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First Bank v. Gibraltar Private, Bank & Trust Co.

United States District Court, M.D. North Carolina

March 31, 2014

FIRST BANK, Plaintiff,
v.
GIBRALTAR PRIVATE, BANK & TRUST COMPANY Defendant.

MEMORANDUM OPINION AND RECOMMENDATION OF UNITED STATES MAGISTRATE JUDGE

JOE L. WEBSTER, Magistrate Judge.

The matter is before the Court on Gibraltar Private Bank & Trust Company's ("Defendant") Motion to Dismiss or alternative Motion to Transfer Venue. (Docket Entry 10.) First Bank ("Plaintiff") opposes the Motion. (Docket Entries 16, 20.) For the following reasons, it is recommended that Defendant's motion to dismiss be granted.

I. Background

On November 22, 2006, Beaverdam Land Conservancy, LLC executed a Promissory Note in favor of the Bank of Asheville for $9, 872, 000.00 as part of a loan transaction. (Complaint ¶ 3, Docket Entry 6.) To secure the loan, a Deed of Trust was recorded and encumbered multiple properties in North Carolina. ( Id. at ¶ 4.) Additionally, the Bank of Asheville sold a $5, 000, 000.00 participation in the loan to Defendant, consummated by a Participation Agreement. ( Id. at ¶ 5.) Paragraph 5 of this agreement is the crux of the dispute. It reads as follows:

The Bank reserves the sole right to enforce the obligations of the Borrower, but so long as the Participant's share on the loan, together with any shares the Participant may have in any other loans made by the Bank to the same Borrower, is more than 50% thereof in the aggregate, then the Bank will take such action as may be requested by the Participant to enforce the terms of, or to exercise the rights given in, any loan agreement or note or other instrument relating to or evidencing the loan or the security thereof, provided the Participant first indemnifies the Bank to the Bank's satisfaction against the Participant's pro rata share of any expense or liability which the Bank may incur in so doing.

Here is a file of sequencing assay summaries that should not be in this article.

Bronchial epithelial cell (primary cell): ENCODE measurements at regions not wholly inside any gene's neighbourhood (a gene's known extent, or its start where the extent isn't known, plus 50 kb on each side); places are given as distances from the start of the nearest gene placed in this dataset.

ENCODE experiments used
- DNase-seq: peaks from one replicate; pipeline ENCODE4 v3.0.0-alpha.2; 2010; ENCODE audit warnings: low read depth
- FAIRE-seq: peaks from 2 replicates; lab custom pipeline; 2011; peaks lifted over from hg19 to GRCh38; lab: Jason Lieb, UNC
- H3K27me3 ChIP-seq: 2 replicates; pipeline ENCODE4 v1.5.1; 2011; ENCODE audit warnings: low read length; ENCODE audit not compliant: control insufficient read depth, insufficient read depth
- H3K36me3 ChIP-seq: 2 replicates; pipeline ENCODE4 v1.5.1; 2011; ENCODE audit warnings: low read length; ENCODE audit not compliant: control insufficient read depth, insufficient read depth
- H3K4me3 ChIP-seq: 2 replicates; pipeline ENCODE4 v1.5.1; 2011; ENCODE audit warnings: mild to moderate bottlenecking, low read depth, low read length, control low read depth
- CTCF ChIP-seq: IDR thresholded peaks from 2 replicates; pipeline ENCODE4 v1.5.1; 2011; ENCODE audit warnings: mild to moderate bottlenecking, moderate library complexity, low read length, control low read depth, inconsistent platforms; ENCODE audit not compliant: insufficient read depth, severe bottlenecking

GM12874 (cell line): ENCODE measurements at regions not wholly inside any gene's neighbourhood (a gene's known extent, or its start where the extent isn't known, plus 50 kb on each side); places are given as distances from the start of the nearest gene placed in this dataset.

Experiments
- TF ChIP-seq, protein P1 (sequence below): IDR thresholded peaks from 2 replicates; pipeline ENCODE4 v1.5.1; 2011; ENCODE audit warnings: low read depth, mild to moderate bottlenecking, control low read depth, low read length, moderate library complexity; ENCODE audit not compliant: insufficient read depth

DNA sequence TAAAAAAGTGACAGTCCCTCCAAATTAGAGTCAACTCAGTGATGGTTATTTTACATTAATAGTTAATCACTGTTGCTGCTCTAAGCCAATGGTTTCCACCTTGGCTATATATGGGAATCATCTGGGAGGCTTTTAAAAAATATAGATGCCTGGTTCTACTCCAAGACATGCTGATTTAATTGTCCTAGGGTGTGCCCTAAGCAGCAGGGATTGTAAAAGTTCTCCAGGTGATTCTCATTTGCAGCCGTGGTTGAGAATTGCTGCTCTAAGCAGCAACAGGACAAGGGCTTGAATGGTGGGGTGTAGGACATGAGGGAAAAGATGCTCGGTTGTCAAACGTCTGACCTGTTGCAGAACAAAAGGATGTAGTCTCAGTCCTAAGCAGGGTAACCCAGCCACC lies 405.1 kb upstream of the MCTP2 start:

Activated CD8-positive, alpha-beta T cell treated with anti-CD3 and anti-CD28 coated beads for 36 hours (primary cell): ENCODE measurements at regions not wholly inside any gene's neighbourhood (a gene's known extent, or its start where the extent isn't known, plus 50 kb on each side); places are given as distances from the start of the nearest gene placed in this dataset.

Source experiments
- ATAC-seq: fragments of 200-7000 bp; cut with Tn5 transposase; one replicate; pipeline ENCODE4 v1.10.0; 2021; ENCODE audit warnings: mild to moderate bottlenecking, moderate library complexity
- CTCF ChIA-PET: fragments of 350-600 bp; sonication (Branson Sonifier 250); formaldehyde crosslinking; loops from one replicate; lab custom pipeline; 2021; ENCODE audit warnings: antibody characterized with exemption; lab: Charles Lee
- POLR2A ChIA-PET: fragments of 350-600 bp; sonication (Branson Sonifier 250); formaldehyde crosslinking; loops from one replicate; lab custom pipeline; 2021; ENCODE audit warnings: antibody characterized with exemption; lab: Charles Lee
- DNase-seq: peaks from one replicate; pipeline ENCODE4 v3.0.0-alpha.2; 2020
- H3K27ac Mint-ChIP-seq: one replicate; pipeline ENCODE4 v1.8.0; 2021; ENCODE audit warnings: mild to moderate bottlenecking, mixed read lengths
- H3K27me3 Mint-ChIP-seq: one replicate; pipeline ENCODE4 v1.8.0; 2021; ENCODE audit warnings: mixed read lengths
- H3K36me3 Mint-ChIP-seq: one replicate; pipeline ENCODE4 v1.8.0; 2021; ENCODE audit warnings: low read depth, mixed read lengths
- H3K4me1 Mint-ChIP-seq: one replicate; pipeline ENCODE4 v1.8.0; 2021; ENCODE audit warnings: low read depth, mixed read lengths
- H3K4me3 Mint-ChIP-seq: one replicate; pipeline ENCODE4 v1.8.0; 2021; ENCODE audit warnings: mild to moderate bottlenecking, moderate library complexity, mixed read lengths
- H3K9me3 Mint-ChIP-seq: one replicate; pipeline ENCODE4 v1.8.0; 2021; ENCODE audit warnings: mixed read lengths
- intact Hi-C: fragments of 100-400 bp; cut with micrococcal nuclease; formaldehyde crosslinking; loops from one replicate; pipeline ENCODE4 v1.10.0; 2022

(Participation Agreement ¶ 5, Compl., Ex. 3, Docket Entry 6-3.)

On January 11, 2011, Plaintiff bought the assets of the Bank of Asheville, whose rights and obligations were then assigned to Plaintiff. (Compl. ¶ 4, Docket Entry 6.) In February 2011, Beaverdam defaulted on the note, causing Plaintiff, with consent of Defendant, to request that the trustee institute foreclosure proceedings on the Deed of Trust. ( Id. at ¶ 8.) On January 23, 2012, the Substitute Trustee held an authorized public sale of the encumbered properties, and Plaintiff; as the only bidder, bought the property with a credit bid of $4, 680, 000.00. ( Id. at ¶ 10.) Defendant consented to the sale. ( Id. at ¶ 11.)